Monday, May 18, 2009

"We Can't Manage The Federal Budget, So Let's Run The Automakers!"

I don't get why Glenn Reynolds is picking on Chrysler, when the real villain/moron in the story is the Obama Administration. I understand Chrysler's attempts to stimulate sales on vehicles sitting at dealerships, including the soon-to-be-ex-dealers; Chrysler doesn't want to take the vehicles back. To be honest, the additional $1k is making me seriously consider buying a new Dodge Ram half-ton. I've owned two Dodge Dakota Quad Cabs ('00 and '04) and have found them to be well-designed and built, and trouble-free. Ford and GM also make great trucks, but I don't hesitate to recommend Dodge and to buy another one. However, if Chrysler goes under (fails to emerge from bankruptcy) then the value of any Chrysler product including a brand-new vehicle will drop significantly, and that is perhaps the main reason why I hesitate to buy. The blame for this will lie not with Chrysler, but with the Obama Administration and their botched handling of the bankruptcy. More specifically, the responsibility will be Obama's.

Although Chrysler's problems are not new, all of the automakers have suffered from the recession. People who are worried about whether or not they’ll have a job aren’t going to go out and buy a new car. What differentiates Chrysler is the FUD that has been spread by the Obama Administration and it's hardball approach to the Chrysler bankruptcy. Chrysler's sales have slumped more than the others due to concerns about the automaker's future viability. Throwing money, or Fiat, at the problem isn't going to fix it. Instead, the fix is to give Chrysler the same labor environment that successful US automakers (Toyota, Honda, BMW, VW) have, by breaking the UAW's stranglehold on the company. Of course, this one critical fundamental step is the one that Obama won't do due to his obligations to the unions.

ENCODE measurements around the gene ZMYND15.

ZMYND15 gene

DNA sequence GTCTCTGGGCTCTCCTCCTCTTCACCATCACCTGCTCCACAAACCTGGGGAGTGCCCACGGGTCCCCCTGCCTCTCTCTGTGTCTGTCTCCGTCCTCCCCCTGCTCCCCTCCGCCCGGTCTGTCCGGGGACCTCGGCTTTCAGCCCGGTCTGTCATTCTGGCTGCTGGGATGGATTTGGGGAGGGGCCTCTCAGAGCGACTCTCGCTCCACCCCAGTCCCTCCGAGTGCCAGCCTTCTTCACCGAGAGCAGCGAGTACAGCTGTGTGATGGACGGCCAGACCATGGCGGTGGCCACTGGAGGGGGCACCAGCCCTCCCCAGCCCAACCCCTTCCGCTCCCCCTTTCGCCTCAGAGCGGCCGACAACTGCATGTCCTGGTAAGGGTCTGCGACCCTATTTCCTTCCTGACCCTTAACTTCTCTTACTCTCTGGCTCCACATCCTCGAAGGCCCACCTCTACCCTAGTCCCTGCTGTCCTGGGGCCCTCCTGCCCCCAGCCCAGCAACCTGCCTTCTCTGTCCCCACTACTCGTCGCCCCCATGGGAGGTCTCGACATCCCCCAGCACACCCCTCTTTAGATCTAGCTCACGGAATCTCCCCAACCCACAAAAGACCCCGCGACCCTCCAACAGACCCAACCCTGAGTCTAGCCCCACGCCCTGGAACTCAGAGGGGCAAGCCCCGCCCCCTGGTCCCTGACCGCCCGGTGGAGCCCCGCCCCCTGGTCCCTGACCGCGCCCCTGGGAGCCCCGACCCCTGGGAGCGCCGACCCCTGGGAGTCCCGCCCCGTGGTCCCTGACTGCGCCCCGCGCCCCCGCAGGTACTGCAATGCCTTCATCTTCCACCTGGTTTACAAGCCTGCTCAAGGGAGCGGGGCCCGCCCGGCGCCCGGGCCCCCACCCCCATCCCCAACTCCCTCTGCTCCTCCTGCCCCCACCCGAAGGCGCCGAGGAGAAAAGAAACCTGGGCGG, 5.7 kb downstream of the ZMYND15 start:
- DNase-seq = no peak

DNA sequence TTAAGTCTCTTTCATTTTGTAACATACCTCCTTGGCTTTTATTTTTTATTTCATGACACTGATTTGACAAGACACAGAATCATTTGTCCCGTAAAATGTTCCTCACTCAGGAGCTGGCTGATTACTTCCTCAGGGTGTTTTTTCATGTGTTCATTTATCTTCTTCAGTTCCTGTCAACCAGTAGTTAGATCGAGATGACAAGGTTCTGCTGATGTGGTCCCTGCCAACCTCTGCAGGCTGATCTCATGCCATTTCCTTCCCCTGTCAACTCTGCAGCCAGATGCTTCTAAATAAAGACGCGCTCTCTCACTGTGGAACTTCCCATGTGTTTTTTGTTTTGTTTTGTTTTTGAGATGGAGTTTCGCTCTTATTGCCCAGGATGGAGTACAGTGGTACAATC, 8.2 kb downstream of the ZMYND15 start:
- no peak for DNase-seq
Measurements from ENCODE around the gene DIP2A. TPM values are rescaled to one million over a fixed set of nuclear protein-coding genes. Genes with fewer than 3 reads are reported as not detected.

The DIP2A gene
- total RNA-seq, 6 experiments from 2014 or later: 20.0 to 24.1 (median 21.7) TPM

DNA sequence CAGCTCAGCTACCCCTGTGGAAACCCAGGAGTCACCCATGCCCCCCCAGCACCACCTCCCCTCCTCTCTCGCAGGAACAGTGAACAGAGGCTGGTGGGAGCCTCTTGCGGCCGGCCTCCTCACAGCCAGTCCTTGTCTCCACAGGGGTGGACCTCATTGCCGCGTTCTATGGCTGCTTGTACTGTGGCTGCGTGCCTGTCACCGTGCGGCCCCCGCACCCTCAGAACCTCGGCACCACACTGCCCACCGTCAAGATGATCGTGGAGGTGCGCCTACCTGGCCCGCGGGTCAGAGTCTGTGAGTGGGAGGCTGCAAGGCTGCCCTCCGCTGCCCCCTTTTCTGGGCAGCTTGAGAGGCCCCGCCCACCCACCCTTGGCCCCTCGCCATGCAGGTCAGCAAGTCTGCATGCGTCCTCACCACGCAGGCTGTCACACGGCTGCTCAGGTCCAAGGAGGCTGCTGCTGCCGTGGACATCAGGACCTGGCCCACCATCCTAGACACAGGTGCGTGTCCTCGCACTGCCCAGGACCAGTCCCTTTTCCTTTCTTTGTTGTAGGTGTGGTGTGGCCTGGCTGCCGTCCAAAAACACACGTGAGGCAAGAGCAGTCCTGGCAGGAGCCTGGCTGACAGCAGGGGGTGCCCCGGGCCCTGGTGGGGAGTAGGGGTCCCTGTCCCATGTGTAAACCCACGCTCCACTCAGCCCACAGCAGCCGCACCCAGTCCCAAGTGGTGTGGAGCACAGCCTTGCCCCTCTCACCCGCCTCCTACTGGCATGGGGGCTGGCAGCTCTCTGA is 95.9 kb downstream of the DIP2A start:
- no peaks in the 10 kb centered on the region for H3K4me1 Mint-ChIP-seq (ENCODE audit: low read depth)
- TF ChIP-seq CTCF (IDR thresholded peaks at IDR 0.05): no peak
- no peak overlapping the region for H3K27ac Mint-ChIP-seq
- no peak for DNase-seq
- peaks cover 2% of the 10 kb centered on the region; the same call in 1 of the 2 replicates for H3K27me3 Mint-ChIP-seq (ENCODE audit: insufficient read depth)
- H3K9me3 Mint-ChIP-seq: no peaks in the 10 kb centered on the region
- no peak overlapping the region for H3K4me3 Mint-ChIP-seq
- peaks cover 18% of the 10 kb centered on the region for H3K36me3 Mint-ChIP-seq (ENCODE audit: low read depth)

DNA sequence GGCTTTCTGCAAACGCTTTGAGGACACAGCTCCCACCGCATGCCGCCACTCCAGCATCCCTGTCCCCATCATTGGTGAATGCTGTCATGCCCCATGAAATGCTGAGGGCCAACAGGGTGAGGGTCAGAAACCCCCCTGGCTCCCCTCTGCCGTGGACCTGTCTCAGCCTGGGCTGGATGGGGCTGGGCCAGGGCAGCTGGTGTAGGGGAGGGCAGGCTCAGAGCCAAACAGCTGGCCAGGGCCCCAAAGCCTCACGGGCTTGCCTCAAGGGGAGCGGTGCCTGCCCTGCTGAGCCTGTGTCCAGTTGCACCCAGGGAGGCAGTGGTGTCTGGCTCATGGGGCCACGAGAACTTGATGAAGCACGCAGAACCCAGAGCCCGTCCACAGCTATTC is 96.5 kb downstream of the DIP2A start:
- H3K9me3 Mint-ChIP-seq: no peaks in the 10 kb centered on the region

What I don’t understand is, why is Chrysler shedding dealers? There is no ownership involved; dealers are independent businesses with a contractual agreement to buy Chrysler products and then support them. Automakers need dealers, because consumers won’t buy a car without a dealer to back the car up. Chrysler evidently thinks that their sales won't drop if they close these dealers. What they fail to understand is that the marginal cost of additional dealers is minimal. Dealers are truly the automakers' customers, so who cares if they buy 100 cars or 10,000? Each additional car sale is one that might not happen without that dealer.The economy will rebound, and it will be a lot harder to get new dealers than to keep the existing ones.

Can someone tell me how, if the desire was to kill Chrysler instead of saving it, would the Obama Administration's actions concerning Chrysler be any different?

Tuesday, May 05, 2009

What I've Been Discussing...

I found a neat website that can parse through text and determine the relative frequency and contextual importance of the various terms it encounters. The website is Wordle, and I fed it my RSS feed from this blog to produce the following 'wordle'...

Wordle: ThirtySecondThoughts

Pretty neat....